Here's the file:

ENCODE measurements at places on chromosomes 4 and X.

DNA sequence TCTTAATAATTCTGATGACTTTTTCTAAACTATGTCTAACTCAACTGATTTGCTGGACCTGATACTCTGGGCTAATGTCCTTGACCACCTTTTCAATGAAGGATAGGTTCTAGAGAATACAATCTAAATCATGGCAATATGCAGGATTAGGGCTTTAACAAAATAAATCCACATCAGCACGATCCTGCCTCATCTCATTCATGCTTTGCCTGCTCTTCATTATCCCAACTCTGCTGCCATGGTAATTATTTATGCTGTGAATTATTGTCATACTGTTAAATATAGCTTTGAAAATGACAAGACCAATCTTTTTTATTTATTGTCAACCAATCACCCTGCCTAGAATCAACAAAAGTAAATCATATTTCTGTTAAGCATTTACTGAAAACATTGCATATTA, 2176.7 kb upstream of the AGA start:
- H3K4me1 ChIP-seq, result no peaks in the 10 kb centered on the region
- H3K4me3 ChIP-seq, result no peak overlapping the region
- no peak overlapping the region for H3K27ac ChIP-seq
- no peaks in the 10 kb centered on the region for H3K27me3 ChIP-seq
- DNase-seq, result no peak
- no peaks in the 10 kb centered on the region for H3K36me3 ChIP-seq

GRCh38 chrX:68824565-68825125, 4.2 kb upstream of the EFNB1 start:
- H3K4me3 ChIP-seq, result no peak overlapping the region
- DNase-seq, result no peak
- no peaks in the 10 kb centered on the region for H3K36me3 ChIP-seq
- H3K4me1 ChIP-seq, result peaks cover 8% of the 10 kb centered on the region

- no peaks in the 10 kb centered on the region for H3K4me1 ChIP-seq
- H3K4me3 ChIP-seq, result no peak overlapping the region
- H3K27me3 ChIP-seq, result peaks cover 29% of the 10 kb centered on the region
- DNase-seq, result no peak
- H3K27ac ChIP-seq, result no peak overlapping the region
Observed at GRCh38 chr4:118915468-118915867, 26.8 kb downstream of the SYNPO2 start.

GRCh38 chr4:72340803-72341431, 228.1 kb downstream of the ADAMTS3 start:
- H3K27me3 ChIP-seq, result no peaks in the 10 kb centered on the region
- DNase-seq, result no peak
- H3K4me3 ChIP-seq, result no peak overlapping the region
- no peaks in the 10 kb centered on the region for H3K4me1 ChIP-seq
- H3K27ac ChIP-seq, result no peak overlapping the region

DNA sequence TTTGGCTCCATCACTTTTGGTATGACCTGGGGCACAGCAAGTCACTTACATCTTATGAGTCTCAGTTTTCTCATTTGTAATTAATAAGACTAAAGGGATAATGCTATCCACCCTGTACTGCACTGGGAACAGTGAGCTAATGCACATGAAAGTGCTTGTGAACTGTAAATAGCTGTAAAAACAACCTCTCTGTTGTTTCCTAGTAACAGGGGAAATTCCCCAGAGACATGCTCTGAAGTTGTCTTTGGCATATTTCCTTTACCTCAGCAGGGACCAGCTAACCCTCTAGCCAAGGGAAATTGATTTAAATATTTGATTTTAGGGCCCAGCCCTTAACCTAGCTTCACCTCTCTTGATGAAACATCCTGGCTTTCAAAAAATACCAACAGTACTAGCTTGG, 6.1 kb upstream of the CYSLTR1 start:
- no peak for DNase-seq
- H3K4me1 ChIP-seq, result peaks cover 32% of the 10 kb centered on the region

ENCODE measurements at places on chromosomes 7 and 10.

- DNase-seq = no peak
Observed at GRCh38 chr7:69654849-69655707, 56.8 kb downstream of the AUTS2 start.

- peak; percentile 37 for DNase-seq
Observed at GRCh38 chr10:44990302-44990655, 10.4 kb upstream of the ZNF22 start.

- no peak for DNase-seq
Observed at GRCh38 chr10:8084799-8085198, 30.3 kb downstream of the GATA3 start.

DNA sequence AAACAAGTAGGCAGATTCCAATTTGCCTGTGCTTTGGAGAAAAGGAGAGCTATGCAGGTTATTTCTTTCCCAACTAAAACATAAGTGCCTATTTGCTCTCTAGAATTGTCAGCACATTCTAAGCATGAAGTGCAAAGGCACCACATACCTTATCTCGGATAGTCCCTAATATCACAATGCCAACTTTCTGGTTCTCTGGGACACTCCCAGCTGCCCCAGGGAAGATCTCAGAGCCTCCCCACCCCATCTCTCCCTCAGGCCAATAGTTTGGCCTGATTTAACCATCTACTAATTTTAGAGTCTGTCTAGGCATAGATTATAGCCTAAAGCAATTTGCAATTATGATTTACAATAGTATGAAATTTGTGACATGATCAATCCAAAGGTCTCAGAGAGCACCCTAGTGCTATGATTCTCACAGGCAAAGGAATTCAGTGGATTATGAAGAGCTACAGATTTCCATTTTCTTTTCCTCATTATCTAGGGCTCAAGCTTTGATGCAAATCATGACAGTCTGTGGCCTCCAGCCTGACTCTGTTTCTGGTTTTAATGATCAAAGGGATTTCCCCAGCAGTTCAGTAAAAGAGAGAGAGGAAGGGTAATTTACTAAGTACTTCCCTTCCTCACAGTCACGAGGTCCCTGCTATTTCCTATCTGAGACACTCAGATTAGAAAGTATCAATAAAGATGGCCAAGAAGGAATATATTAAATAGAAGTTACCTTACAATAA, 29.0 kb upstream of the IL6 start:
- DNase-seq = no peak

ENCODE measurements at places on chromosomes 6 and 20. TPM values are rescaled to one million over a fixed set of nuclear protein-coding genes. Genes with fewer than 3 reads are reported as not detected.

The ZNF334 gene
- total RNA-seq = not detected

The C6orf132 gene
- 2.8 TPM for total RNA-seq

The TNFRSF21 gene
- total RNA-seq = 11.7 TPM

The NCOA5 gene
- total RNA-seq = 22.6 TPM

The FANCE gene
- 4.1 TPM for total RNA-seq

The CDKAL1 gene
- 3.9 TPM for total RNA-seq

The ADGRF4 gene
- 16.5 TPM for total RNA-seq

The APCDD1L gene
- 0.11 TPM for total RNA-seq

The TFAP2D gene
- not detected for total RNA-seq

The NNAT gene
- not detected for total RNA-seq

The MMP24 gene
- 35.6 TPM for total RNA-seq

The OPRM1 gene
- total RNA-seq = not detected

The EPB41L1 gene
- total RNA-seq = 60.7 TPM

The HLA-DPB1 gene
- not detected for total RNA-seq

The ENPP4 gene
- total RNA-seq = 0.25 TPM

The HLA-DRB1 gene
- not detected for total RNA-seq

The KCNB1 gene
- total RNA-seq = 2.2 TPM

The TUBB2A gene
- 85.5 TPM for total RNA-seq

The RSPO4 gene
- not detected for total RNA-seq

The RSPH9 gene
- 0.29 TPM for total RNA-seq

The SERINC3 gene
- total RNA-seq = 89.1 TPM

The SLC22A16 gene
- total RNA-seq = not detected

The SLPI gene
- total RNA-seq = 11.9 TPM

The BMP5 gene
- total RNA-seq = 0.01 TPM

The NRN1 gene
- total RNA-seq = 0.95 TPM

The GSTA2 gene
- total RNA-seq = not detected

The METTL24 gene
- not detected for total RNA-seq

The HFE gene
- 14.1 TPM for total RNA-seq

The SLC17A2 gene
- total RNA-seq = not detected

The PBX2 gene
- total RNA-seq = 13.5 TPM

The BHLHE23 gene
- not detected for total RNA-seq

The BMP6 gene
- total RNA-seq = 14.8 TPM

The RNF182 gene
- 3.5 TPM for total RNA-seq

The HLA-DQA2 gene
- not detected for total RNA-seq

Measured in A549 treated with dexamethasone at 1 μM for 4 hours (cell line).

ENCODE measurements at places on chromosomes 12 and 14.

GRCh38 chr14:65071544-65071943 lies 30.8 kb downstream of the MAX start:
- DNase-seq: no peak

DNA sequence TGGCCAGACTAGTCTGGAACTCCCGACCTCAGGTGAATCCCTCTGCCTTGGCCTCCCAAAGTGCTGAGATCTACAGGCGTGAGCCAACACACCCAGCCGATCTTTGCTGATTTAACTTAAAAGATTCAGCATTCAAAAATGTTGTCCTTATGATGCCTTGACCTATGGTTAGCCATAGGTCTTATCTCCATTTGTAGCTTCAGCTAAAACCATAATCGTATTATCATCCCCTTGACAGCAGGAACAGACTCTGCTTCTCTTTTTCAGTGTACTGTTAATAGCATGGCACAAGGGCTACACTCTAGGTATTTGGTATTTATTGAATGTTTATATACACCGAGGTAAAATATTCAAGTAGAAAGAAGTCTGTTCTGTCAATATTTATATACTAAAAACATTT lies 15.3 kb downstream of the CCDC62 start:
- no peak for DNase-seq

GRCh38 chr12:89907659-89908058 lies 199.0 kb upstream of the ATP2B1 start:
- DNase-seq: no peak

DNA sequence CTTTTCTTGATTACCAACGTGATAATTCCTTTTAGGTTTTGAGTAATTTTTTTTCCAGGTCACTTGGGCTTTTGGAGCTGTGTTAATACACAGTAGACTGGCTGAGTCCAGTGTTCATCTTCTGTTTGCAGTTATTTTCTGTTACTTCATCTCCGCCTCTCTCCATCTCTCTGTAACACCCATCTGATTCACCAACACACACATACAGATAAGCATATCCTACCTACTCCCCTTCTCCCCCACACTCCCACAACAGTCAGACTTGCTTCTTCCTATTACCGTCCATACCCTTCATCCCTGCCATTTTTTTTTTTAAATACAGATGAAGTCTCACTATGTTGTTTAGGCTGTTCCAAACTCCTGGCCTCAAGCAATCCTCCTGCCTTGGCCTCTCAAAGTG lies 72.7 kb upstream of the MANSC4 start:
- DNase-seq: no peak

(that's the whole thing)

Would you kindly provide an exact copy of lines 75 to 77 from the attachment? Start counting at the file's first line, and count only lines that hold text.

The RSPO4 gene
- not detected for total RNA-seq

The RSPH9 gene